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Peace Behind Barbed Wire


Peace Behind Barbed Wire

Robert C. Koehler

As media ownership converges and technology “unites” us, the concept of national identity grows ever easier to exploit — and therefore, I fear, increasingly, and dangerously, simplistic.

This is the war on terror. This is the war on crime. They march on, despite the magnitude of their failures. They march on . . . because America is tough. America is exceptional.


This IS a powerful (and transformative) message:

"But one of the 40 films at this year’s festival, a feature-length documentary called Inside Peace, makes the point that the class, based on the teachings of Prem Rawat, reaches hard, desperate men and helps them begin, my God, to love themselves — to see the value of their lives, to grasp that the gift of existence is theirs to make the most of, or not. This is not the normal lesson of prison; mostly the millions of Americans who get stuck in the criminal-justice system never leave it. Inside Peace is about a few who do.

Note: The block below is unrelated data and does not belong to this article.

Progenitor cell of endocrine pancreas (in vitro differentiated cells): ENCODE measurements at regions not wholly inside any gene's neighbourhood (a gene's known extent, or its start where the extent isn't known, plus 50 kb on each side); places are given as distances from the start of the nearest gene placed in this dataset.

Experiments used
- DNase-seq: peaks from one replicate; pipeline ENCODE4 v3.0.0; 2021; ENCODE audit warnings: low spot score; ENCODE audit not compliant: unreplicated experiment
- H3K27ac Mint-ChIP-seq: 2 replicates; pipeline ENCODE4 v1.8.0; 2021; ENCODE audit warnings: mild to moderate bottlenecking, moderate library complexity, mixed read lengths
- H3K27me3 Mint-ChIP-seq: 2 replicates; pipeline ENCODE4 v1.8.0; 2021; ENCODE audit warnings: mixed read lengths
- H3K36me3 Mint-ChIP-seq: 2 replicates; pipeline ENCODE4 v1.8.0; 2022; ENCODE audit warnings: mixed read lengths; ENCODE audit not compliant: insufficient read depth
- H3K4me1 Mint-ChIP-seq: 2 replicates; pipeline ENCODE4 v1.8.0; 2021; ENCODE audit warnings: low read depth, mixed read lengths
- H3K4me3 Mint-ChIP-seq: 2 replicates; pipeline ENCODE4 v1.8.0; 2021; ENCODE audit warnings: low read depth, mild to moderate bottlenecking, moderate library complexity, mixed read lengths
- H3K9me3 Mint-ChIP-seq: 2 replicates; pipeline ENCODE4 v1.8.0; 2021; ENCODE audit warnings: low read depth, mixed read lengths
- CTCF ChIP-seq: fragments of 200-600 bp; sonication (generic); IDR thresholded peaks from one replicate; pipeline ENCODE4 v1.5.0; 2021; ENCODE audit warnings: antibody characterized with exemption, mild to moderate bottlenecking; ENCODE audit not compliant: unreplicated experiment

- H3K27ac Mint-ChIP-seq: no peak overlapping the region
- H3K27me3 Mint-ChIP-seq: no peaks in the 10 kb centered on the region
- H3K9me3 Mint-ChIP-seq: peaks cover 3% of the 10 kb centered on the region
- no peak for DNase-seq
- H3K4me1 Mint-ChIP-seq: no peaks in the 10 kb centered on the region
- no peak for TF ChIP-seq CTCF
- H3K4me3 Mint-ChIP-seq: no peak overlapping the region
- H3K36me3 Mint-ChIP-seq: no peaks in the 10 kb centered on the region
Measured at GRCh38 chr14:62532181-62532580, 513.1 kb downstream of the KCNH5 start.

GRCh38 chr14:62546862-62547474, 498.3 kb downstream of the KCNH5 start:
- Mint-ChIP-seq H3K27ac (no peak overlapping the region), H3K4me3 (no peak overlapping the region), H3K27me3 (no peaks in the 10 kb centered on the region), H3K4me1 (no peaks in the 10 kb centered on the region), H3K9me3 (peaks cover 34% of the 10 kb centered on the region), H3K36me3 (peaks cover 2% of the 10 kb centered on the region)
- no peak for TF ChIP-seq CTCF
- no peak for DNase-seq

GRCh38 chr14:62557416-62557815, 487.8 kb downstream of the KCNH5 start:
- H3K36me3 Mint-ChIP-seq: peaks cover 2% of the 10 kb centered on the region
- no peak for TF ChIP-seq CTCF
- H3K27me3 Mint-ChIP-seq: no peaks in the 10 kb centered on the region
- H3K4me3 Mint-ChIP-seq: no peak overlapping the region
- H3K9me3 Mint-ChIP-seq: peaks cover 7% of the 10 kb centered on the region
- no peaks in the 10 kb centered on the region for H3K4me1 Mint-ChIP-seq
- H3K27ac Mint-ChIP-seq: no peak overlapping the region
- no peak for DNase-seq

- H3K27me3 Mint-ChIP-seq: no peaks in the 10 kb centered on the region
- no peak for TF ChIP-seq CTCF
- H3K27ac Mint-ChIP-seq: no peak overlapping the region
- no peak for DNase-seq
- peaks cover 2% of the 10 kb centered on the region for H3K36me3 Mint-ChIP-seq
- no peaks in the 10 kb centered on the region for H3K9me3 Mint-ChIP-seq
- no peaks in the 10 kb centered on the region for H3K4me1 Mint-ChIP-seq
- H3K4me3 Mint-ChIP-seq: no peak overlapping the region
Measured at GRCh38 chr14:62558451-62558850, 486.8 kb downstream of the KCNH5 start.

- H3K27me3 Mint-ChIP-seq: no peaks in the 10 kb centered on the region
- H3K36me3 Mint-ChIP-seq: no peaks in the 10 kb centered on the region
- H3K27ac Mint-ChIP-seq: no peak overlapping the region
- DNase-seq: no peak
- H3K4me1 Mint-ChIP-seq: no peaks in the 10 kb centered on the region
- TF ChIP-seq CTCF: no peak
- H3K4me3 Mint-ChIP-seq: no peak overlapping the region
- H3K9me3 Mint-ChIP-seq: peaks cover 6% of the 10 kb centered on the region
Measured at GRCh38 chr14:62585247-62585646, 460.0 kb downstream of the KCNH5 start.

A year ago, writing about a film at last year’s festival called Hear Our Voices, about young people struggling with mental illness, I noted: “The film doesn’t present quick fixes, but it conveys a sense of awe about what’s possible.” This is a hallmark of the films at the festival: Much more is possible than we publicly concede, and learning about these possibilities opens up big hope."

Thank you, Mr. Koehler for sharing this.